Weird Security Term of the Week: "ClickJacking"

The Problem: You have just decided that you’re going to bite the bullet and buy a new car. As usual there are dozens of pages of forms to sign, initial and stamp- but after half an hour you are the proud owner of your brand new car. Several weeks go by, and you’ve forgotten all about the paperwork when you receive a bill in the mail for the first payment on your new personal loan. You call up the bank, saying that you never signed up for anything apart from the car loan, yet they have your signature on the papers which they send copies to you via email. Sure enough, there’s your signature in all of the appropriate places, but you never remember signing anything like that. When you go back to the bank on further examination however, there are tell-tale traces from carbon paper over the cover of it- showing that you had actually signed a different paper that was on top of it.

“Clickjacking” is a very similar concept that you most often see on pages such as Facebook where there are dozens of different applications and ads fighting for your attention and screen space. However, in a situation where two elements overlap it can pick up on your click actually being for a different element than the one you thought you clicked on. In an age where a click is as legally binding as a signature, this is not good.

The Solution: There are a handful of ways of getting around Clickjacking, although most revolve around using defensive add-ons to your browser.

Solution the First: NoScript

More Information available at:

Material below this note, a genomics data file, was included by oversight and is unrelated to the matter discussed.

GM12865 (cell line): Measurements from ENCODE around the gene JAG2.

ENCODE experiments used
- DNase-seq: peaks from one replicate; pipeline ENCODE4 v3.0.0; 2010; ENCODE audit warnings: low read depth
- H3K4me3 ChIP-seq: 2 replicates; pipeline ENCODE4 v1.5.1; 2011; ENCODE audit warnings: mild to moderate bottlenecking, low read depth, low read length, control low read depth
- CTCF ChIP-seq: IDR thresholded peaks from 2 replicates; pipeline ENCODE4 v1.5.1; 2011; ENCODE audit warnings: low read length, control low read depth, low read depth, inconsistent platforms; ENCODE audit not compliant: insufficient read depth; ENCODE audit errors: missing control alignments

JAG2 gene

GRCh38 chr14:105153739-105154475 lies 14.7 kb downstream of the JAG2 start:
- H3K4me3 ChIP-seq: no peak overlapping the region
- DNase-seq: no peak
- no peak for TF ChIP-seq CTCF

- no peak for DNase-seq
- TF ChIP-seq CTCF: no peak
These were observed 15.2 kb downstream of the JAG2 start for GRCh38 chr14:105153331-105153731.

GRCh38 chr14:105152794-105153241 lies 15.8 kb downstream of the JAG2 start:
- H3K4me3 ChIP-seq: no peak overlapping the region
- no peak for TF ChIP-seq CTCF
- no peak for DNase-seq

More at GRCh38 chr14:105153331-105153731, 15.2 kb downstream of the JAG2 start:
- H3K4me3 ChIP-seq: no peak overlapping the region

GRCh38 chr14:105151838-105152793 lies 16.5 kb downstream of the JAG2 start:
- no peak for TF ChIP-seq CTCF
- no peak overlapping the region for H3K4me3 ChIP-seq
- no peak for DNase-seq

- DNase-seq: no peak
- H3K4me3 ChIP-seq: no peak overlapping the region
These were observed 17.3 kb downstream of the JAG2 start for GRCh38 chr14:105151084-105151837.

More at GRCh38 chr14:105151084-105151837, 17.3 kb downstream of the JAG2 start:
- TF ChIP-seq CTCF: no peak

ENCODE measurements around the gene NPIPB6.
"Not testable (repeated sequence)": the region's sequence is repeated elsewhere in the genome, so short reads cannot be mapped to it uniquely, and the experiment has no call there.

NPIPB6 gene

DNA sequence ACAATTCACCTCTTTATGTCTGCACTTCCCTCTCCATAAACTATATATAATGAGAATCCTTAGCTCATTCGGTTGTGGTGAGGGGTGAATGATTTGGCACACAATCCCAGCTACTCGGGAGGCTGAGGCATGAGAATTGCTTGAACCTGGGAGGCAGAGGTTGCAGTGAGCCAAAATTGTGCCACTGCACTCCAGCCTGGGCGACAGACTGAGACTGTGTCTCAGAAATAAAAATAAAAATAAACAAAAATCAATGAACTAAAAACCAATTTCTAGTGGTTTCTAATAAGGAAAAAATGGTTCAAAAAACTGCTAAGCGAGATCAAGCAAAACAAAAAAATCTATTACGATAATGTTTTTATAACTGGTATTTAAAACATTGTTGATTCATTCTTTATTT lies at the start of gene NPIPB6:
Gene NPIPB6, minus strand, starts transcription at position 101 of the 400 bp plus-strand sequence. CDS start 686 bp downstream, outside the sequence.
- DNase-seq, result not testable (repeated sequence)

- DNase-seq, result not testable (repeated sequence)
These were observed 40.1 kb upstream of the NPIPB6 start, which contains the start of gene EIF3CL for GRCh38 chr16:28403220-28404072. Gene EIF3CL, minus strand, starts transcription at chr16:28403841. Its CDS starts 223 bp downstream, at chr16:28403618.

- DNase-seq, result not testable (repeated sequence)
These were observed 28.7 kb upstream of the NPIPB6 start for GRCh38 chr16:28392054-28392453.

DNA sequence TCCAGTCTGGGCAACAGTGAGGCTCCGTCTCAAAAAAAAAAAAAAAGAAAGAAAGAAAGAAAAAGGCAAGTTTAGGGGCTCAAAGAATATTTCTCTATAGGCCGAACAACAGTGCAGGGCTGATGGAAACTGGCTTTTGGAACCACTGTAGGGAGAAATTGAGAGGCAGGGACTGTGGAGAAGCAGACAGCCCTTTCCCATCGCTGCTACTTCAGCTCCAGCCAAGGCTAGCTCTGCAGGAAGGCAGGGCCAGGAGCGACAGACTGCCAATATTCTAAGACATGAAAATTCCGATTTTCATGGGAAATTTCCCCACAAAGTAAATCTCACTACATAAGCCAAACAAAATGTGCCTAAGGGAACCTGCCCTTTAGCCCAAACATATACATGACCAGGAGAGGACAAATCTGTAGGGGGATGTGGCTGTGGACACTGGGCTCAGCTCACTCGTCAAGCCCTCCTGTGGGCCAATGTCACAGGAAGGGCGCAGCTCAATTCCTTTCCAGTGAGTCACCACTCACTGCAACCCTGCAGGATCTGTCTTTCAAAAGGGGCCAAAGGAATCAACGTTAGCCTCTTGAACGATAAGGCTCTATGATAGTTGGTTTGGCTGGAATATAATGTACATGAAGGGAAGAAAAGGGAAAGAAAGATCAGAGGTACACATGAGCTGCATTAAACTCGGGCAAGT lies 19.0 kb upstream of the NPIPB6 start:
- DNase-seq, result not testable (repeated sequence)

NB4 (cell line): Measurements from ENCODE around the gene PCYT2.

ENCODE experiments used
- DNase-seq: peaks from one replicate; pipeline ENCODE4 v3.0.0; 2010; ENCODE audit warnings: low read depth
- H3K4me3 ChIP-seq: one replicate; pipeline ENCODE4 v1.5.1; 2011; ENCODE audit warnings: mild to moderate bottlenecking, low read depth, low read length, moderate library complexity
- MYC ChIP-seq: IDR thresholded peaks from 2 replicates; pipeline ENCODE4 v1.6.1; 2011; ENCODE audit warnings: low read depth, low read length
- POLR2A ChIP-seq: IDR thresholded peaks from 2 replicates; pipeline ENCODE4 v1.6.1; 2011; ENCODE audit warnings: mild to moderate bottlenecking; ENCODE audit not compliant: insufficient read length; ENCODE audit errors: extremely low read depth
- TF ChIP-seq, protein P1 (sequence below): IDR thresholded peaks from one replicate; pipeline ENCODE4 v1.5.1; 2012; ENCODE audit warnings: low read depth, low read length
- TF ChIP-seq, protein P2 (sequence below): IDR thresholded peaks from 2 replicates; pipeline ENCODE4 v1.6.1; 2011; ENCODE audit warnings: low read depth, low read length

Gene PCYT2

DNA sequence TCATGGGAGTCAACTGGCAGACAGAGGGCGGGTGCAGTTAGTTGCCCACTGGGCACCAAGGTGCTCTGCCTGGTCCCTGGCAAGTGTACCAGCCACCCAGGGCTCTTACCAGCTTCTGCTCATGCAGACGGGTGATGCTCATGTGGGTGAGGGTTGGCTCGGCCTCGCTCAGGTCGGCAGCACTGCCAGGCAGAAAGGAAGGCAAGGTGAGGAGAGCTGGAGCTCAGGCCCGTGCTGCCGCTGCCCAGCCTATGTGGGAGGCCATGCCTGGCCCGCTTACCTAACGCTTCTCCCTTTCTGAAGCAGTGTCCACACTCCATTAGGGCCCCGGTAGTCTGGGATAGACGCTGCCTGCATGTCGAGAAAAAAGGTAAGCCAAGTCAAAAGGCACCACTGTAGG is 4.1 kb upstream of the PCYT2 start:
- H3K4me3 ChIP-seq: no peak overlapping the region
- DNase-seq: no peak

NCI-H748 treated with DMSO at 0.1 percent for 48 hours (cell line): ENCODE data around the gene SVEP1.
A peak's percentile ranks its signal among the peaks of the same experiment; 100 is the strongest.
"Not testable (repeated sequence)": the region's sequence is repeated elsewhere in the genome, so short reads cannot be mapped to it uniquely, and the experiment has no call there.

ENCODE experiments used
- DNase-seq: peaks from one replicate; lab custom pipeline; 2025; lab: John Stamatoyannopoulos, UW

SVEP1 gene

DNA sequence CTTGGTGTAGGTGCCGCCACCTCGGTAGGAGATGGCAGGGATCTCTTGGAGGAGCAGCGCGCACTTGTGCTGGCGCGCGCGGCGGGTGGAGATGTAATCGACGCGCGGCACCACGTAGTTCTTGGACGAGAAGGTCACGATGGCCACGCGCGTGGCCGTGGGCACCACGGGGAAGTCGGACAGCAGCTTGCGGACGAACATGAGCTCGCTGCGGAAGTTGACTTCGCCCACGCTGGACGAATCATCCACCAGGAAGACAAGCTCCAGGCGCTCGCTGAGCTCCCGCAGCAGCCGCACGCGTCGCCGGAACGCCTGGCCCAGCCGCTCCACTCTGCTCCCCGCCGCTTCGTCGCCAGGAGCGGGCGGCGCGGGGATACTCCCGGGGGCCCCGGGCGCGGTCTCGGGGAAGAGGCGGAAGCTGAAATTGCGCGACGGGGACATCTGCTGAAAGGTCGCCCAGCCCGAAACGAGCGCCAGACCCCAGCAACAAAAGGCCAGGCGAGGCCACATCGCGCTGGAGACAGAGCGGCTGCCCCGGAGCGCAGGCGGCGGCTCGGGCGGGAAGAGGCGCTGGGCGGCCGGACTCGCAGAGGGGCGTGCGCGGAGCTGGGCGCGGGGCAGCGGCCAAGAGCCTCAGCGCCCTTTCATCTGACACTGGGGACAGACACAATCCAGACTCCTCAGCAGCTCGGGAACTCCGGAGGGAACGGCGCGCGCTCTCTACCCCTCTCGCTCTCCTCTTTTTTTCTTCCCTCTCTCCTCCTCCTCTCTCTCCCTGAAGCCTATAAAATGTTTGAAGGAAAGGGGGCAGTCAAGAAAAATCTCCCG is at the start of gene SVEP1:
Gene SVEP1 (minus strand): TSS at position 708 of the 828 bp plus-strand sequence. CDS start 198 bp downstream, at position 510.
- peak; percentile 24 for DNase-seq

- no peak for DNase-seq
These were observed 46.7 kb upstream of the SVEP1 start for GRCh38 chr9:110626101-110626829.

NoScript is a swiss-army knife of browser protection tools, and among them is the ‘ClearClick’ utility that immediately picks up on elements that are overlaid on top of each other in a page. If you’ve ever used NoScript and gone to a site like Facebook, you will most likely have already seen these issues when trying to use an element where the User Interface (drop-down menus and such) and the work area (games or flash-based application) overlap. NoScript is able to pick up on this, and alert you to a potential problem.

Solution the Second: Ghostery

More Information available at:

While Ghostery doesn’t have all the bells and whistles of NoScript, it is however able to pick up on elements in a web page that can be used to trick the user into clicking on something else- whether that is a visible element or not. Additionally, Ghostery provides a lot of additional utility in blocking trackers around the web- thus loading pages more quickly and safely.

Solution the Third: Disable Javascript manually

Full Guide Available at:

While not every browser supports NoScript or similar add-ons, all of them support the ability to disable javascript completely. This can help increase your protection a great deal, however in some cases Javascript is necessary to make the page actually work. The ability of NoScript to selectively disable javascript is very important, but this option will work if you have no other alternative.

Clickjacking is not a high-profile issue, mostly due to the fact that nobody actually realizes what’s going on when it happens. Having automatic safety measures in place will help to protect yourself and others from situations that may cause a great deal of harm both on the web and in reality.